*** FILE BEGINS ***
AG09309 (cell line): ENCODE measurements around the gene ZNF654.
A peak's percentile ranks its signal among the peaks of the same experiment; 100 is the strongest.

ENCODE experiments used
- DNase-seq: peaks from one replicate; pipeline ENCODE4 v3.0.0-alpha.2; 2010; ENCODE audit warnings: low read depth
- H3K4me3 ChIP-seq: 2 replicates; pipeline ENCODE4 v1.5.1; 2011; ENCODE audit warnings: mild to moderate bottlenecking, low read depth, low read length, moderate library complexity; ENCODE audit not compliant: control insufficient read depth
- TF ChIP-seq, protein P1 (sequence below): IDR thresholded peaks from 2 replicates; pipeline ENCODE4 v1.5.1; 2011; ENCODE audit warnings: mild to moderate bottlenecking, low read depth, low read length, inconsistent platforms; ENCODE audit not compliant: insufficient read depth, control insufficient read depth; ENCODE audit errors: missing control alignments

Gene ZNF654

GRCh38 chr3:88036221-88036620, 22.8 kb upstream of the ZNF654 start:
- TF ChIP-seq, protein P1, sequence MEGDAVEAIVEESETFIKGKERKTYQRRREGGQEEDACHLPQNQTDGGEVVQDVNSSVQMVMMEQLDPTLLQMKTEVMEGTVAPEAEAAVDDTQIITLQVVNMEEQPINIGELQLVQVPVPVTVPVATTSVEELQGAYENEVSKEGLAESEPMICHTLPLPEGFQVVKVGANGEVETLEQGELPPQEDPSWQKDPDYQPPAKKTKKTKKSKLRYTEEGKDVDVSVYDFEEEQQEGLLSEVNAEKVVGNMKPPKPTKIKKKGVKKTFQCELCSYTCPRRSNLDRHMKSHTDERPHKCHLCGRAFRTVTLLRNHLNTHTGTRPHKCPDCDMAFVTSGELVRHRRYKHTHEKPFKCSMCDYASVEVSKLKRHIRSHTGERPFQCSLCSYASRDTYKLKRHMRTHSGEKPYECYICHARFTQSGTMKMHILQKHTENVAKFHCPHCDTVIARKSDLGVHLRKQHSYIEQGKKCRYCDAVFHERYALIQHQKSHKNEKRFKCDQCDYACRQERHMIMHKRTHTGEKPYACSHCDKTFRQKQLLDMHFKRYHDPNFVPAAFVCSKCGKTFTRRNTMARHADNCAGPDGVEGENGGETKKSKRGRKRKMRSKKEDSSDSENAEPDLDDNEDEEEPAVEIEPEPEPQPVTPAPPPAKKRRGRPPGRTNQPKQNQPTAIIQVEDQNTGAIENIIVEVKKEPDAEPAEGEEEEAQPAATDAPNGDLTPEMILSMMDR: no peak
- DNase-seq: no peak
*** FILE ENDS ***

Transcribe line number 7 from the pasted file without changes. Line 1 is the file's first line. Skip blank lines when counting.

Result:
Gene ZNF654